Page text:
We all know how I feel towards Mark Sanchez as a quarterback. Heck, I think that Stevie Wonder might know how I feel. It kind of jumps off the screen, doesn’t it? It’s not like I had it. Anyway, I have to give credit where credit is due. And Geno Smith deserves credit, as he is maturing every day and sounding more and more like the soon to be leader of the New York Jets.
Yesterday, Geno Smith had one of his weaker practices so far. He threw 2 interceptions during 7 on 7 drills. As has been reported, it has been against the norm for Geno Smith to throw any picks. He has had some during 7 on 7s, but he packaged a couple today. But, to his credit, Smith doesn’t get bogged down and worried by mistakes:
Well, I mean, you’ve got to look at it in a positive manner. I don’t see it as a setback. I see it as a learning experience. I see it as something that I can improve on. Just as I stated earlier, it’s a drill, there’s no rush but still, you’ve got to be mindful of taking care of the ball and the two interceptions that I had down there in the red zone were forced balls and it’s just a mindset. If I (am) a little more cautious with the ball then we don’t have those turnovers and then we at least walk away with three points. That’s something that I’m pretty sure I’ll be drilled hard on once we get into the film room and I’ve just got to go back in and improve on it.
He understands that he should have taken a checkdown or thrown the ball away instead of taking an INT.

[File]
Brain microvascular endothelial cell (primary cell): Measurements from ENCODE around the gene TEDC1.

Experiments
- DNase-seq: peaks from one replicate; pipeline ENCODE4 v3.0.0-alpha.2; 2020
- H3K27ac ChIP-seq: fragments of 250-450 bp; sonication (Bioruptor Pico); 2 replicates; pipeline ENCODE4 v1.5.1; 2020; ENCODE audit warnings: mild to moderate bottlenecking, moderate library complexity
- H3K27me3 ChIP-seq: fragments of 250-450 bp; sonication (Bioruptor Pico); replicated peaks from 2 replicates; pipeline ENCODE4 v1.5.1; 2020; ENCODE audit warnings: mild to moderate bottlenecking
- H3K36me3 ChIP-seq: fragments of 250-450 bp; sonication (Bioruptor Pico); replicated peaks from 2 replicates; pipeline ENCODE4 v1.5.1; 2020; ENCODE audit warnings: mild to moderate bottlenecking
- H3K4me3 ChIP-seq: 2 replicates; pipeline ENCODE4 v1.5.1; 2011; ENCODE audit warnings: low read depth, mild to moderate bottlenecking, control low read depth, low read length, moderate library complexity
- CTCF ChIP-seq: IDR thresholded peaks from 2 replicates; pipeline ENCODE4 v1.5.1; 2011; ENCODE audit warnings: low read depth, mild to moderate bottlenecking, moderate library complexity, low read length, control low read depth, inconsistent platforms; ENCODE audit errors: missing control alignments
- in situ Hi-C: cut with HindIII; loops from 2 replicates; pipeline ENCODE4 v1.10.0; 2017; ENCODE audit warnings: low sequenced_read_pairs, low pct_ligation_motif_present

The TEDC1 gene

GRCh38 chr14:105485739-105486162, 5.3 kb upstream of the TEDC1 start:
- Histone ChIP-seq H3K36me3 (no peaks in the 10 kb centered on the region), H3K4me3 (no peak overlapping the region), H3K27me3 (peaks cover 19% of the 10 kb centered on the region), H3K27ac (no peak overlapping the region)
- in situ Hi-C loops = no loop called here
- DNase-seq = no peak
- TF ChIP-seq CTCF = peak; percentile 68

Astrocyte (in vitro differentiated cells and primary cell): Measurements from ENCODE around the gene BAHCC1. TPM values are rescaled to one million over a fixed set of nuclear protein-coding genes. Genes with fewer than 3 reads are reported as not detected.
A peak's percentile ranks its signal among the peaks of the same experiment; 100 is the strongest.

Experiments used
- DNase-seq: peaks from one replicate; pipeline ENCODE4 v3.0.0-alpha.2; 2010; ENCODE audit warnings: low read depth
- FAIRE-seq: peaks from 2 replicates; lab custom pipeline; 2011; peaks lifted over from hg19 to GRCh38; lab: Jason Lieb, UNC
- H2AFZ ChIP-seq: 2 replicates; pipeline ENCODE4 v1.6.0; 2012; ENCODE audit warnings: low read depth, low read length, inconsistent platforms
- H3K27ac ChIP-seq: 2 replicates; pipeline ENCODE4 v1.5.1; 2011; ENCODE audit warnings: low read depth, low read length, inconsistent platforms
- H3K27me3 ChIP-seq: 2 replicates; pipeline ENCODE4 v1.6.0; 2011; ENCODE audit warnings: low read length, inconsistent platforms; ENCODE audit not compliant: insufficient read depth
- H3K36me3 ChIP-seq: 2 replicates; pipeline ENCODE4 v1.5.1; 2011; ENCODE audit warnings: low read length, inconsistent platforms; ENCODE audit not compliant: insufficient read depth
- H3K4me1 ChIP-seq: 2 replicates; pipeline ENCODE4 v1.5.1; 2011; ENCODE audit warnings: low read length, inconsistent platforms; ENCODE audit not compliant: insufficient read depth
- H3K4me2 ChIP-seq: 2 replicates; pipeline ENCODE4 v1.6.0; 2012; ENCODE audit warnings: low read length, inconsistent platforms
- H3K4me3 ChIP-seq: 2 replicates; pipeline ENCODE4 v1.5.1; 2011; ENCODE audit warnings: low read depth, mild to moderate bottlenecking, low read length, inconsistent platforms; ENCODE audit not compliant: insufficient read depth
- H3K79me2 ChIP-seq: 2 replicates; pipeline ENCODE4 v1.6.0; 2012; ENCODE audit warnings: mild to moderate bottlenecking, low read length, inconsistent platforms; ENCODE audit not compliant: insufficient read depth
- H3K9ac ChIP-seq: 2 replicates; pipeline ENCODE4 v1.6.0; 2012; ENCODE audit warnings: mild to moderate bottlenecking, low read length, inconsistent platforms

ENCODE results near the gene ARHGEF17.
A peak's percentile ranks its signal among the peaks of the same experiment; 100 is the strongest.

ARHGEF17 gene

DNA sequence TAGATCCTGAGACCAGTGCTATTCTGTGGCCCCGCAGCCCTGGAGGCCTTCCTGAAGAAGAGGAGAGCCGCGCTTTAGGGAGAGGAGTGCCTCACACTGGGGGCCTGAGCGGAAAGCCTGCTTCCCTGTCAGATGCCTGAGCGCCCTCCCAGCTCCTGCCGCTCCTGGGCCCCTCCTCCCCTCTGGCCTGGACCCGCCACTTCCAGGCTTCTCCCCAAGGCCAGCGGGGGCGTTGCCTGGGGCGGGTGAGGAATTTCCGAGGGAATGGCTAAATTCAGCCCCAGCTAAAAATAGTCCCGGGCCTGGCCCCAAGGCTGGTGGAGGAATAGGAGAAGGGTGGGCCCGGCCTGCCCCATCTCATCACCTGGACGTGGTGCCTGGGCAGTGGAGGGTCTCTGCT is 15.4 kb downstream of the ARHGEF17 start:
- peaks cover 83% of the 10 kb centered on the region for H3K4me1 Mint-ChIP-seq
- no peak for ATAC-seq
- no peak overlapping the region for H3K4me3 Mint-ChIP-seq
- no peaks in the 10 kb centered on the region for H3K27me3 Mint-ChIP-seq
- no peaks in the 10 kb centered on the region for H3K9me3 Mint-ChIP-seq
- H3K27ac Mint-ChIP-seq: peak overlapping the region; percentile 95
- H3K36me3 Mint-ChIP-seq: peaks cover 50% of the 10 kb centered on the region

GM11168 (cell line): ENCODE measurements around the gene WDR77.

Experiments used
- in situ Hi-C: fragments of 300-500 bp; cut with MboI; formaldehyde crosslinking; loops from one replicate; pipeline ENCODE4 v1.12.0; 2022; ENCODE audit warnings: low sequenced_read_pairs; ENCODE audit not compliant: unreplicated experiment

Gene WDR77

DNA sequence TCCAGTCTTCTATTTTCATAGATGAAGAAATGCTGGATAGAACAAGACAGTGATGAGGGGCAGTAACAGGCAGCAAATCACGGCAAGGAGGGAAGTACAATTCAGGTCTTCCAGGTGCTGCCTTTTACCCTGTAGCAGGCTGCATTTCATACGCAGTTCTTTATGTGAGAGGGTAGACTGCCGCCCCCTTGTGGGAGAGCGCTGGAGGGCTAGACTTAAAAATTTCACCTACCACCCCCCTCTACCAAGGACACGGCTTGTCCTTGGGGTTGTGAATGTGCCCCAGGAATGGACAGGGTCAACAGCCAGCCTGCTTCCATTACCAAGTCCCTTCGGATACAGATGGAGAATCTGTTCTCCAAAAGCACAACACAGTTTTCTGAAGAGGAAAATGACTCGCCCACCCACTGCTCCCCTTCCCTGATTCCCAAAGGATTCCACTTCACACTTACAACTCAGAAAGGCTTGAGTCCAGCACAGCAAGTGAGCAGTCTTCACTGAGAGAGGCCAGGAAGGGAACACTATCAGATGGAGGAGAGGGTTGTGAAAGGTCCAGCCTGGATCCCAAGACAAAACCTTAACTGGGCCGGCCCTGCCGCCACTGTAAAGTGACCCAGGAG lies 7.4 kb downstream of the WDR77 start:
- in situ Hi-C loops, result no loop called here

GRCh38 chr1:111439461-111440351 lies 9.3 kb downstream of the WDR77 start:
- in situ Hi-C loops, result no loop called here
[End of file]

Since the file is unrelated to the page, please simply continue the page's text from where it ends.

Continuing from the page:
He’s a very positive guy, that wouldn’t even acknowledge that he had a bad practice:
I wouldn’t say so. Down in the red zone I think I need to do a better job at taking care of the ball. I know it’s seven-on-seven and you kind of want to force the emphasis and try to get the ball to the end zone but still be mindful of we’re still working game reps and that drill is made for us to kind of pretend that we’re in the game and we’re down there in the red zone and we’re passing the ball and you’ve always got to be mindful of not turning it over and that’s something that I did today and that can be fixed and now I’ll improve on that.
You have to love this attitude. You cannot get yourself crazy over mistakes, or you will never rebound from them, which is what we have seen from Mark Sanchez. This guy just stands up and says “We will get the next one”. He sounds a lot like Chad Pennington, who despite the injuries, was a good leader.